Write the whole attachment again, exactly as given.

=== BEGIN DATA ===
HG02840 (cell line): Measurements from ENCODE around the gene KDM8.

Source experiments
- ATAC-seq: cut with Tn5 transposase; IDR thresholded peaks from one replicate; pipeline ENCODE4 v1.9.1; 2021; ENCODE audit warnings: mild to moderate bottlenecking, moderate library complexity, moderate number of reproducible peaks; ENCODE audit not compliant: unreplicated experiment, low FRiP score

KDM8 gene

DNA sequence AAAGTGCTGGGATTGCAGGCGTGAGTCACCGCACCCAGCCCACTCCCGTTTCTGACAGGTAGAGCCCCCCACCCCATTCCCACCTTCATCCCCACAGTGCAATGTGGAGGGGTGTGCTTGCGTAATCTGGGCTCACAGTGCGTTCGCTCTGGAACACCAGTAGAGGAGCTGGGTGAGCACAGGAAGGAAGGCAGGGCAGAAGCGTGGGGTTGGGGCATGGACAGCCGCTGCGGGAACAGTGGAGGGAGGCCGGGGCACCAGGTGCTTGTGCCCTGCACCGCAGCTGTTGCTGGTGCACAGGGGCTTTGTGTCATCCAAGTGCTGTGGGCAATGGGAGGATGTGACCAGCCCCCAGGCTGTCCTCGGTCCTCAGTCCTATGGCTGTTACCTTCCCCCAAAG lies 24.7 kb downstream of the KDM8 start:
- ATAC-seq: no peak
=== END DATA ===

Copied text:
HG02840 (cell line): Measurements from ENCODE around the gene KDM8.

Source experiments
- ATAC-seq: cut with Tn5 transposase; IDR thresholded peaks from one replicate; pipeline ENCODE4 v1.9.1; 2021; ENCODE audit warnings: mild to moderate bottlenecking, moderate library complexity, moderate number of reproducible peaks; ENCODE audit not compliant: unreplicated experiment, low FRiP score

KDM8 gene

DNA sequence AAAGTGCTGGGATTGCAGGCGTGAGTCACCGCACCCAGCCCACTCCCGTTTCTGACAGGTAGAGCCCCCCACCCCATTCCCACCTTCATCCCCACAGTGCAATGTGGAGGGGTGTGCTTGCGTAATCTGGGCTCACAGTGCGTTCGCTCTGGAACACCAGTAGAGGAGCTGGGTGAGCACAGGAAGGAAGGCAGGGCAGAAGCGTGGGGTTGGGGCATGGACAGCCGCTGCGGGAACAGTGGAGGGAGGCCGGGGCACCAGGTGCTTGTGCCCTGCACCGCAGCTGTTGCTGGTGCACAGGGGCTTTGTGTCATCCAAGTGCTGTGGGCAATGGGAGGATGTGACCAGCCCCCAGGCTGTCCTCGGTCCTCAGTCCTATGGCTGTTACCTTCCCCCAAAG lies 24.7 kb downstream of the KDM8 start:
- ATAC-seq: no peak